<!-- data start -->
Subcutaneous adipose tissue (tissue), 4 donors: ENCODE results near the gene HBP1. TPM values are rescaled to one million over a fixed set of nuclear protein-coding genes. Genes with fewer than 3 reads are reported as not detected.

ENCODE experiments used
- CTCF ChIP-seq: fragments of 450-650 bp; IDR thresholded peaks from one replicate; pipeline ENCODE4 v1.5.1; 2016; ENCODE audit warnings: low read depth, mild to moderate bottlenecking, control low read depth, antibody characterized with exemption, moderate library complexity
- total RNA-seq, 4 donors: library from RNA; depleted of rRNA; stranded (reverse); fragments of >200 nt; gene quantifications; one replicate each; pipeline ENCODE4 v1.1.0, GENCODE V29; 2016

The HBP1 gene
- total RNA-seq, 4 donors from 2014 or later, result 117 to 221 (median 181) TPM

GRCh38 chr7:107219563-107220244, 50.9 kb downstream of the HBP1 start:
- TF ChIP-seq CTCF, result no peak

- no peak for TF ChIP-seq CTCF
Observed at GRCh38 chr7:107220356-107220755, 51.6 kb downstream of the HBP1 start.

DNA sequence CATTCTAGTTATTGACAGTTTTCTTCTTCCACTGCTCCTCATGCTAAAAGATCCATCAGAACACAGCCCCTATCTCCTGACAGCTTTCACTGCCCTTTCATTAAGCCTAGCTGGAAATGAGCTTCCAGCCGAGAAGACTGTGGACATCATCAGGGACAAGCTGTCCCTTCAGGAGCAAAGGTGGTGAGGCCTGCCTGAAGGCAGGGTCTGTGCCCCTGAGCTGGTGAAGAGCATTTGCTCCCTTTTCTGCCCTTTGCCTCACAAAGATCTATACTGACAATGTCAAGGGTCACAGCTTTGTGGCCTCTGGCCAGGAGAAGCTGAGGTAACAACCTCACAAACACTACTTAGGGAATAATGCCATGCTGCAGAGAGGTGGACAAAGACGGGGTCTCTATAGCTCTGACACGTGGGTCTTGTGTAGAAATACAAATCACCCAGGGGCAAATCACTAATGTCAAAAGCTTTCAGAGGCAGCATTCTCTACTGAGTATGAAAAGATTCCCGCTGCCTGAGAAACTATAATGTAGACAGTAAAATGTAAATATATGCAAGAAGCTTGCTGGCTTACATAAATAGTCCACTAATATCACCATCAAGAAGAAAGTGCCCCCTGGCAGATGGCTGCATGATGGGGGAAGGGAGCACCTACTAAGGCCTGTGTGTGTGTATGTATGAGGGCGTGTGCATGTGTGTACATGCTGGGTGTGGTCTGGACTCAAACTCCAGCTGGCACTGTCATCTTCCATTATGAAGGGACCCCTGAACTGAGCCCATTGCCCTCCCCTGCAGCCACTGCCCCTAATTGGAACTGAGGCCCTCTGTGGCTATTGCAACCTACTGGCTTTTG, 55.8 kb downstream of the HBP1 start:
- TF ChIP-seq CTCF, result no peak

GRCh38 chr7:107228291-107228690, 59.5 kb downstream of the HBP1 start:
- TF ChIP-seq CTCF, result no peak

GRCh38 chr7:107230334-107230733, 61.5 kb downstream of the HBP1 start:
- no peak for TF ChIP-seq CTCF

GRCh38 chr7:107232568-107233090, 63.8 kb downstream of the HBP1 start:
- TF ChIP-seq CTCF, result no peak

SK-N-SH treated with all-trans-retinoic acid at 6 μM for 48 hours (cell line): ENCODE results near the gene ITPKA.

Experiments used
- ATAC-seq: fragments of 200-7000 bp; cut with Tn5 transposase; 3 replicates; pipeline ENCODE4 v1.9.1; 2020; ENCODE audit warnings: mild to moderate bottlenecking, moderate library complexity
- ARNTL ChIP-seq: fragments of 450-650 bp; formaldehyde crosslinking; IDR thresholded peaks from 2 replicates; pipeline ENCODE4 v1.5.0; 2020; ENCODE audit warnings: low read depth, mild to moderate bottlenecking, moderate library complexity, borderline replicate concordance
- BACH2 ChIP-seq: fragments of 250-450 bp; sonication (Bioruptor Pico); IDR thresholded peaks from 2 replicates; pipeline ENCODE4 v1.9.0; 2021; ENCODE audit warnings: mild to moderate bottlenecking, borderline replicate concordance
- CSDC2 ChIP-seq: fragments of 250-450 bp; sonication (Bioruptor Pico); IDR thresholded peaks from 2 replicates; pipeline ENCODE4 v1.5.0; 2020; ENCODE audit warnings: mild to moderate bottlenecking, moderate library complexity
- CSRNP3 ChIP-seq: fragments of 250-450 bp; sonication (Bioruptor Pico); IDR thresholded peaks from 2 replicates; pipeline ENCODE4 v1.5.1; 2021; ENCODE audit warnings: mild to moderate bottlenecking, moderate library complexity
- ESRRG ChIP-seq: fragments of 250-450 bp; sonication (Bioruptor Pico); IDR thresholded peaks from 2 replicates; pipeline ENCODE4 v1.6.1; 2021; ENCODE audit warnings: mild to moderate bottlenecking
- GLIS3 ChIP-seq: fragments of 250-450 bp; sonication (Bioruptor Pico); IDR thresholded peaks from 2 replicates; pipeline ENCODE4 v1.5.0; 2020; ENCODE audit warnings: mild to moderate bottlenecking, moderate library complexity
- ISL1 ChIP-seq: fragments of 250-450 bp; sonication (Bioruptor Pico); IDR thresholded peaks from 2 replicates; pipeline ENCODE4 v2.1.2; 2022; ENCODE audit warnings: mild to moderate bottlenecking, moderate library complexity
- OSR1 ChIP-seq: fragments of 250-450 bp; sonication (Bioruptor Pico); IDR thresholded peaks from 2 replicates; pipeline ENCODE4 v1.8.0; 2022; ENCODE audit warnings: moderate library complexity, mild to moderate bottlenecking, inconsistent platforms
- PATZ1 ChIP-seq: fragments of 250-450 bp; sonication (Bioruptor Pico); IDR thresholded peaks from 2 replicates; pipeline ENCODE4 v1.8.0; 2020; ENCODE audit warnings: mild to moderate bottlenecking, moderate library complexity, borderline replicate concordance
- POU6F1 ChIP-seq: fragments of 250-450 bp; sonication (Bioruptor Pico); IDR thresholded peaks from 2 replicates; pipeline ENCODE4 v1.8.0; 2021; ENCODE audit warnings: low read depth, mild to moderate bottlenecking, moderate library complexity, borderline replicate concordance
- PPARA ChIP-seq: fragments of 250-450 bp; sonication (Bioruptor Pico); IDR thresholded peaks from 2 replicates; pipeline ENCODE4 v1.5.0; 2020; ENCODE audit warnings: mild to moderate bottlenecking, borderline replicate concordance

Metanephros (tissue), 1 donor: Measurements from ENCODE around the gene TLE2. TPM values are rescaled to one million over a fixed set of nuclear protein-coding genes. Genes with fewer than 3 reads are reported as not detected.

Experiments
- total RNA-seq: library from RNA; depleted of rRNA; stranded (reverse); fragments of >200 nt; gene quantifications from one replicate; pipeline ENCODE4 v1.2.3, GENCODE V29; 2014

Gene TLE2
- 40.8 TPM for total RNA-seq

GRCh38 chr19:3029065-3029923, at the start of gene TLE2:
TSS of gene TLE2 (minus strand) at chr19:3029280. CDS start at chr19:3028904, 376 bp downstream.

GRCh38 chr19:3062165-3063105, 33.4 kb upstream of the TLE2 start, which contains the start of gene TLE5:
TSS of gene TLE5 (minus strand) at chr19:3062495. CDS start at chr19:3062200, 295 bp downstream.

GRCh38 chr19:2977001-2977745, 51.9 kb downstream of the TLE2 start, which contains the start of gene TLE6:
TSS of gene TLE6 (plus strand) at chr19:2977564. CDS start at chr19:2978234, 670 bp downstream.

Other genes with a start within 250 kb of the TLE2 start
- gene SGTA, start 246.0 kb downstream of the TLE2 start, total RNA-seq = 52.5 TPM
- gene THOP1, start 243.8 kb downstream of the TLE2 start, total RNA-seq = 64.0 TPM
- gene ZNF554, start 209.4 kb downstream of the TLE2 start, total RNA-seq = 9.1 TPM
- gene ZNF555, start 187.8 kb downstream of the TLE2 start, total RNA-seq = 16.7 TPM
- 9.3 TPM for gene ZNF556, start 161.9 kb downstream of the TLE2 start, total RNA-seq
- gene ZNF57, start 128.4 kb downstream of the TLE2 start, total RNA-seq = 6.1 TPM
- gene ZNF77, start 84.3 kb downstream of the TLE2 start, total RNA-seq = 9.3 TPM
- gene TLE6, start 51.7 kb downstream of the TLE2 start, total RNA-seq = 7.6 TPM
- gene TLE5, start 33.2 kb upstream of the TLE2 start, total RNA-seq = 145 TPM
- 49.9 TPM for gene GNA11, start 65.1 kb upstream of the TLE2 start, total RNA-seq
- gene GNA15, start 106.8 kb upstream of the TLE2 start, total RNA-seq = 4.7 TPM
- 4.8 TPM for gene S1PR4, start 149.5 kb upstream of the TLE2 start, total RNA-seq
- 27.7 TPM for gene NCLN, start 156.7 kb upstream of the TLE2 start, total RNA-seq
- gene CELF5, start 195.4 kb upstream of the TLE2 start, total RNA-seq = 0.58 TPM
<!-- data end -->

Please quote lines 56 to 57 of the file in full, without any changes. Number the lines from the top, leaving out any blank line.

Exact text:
- 4.8 TPM for gene S1PR4, start 149.5 kb upstream of the TLE2 start, total RNA-seq
- 27.7 TPM for gene NCLN, start 156.7 kb upstream of the TLE2 start, total RNA-seq